The kids overcome social barriers and different musical styles to put on a show in Bandslam, a totally adorable little movie about a young music nerd making his way in the world.
If this movie were a teenager, I would be ruffling its hair and calling it “lil’ camper” and it would be making a face and squirming at being called adorable. But I can’t help it — this movie is like High Fidelity if you replaced all the snark and musical snobbishness with earnestness.
Will Burton (Gaelan Connell) is, poor dear, a geek. Specifically, he’s a music geek. He gets picked on at his old school (we don’t quite know why — he’s taunted with calls of “Dewey”) and seems to only get solace from a savant-level study of rock and roll and from letters he writes to David Bowie. He is therefore delighted when his mom (Lisa Kudrow) tells him that they’re moving — new school, new kids!
Same me, Will grumps. He gloomily decides that his new school is almost exactly like his old school with two exciting differences — (1) nobody knows him and (2) everyone is obsessed with this thing called “Bandslam.” The reigning king of Bandslam (a contest between rock bands from various high schools) is a group called Glory Dogs, headed by, well, let’s just call him Villainous Jerk #1 (Scott Porter).
Turns out Villainous recently dumped a few band members from Glory Dogs and, along with his vixeny ex-girlfriend Charlotte (Aly Michalka), they’ve started their own band to go up against his at Bandslam. And, for reasons neither Will nor we completely understand, Charlotte takes a shine to Will and makes him their manager. Whatever instinct inspired this partnership across clique lines, it turns out to be a smart decision on Charlotte’s part because Will knows his musical stuff. And the deal’s not so bad for Will, who gets some pals out of it and some advice on how to approach Sa5m (Vanessa Hudgens), the cute but surly girl Will is paired up with for a class project.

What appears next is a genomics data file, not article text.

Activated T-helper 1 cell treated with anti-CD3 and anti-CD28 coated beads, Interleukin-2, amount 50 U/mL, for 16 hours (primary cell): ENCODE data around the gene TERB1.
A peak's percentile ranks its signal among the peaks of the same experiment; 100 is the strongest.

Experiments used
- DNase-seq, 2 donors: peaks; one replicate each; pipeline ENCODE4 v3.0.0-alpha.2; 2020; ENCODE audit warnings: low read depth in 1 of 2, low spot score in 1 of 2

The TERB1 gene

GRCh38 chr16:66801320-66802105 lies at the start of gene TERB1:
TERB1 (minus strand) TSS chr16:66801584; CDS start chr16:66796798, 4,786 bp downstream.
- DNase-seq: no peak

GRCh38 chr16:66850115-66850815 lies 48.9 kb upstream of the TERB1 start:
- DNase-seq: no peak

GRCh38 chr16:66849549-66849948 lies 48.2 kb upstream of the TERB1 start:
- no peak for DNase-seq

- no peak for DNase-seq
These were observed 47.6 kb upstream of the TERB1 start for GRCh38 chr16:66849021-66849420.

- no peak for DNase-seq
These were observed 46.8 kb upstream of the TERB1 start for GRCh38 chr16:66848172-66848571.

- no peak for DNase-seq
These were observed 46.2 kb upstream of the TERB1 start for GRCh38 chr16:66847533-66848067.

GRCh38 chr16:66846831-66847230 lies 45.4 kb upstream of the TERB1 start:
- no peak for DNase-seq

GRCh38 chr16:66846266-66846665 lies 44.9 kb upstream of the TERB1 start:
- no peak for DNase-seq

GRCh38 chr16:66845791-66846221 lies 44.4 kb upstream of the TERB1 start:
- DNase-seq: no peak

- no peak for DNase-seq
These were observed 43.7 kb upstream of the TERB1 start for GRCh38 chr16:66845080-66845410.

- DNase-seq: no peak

Yes, Sa5m. The 5 is silent.
That bit of self-conscious hipness shouldn’t work but it surprisingly does. Miss High School Musical is believable as a darkly-clad nerd girl who affects a “whatever” poise to hide hurt, fear and embarrassment.
As ack-I’m-old as it is to see Lisa Kudrow play the mom of a teenager, she turns in a good performance as well. She’s appropriately normal — not the kind of all-mom-no-person cloth that movie moms are usually cut from. Even in her few scenes, she’s able to give her character a distinct personality and build a neat, complex relationship with Will.
The music geek who has trouble talking to girls shouldn’t feel like a fresh character either. But somehow Connell brings just enough newness to the role to make him feel fleshed out. He waxes on about ska, about the glory of CBGB, about how this 1980s band begat that 21st-century band. It should seem achingly false to have a kid who was born roughly the same year Madonna released “Lucky Star” get all misty over the Sex Pistols, but somehow Connell and the movie make it feel believable and organic.
It’s clear that someone equally geeky about music had a hand in this film — from the creation of the band that Will and Charlotte plan to make victorious at Bandslam to the mix of Bowie’s “Rebel, Rebel,” “Femme Fatale” (Nico) and “What Light” (Wilco) on the soundtrack. Oh, and that kids-are-alright band? It’s called “I Can’t Go On I’ll Go On” — who’s the cutest little movie ever? B
Rated PG for some thematic elements and mild language. Directed by Todd Graff and written by Josh A. Cagan and Todd Graff, Bandslam is an hour and 51 minutes long and is distributed in wide release by Summit Entertainment.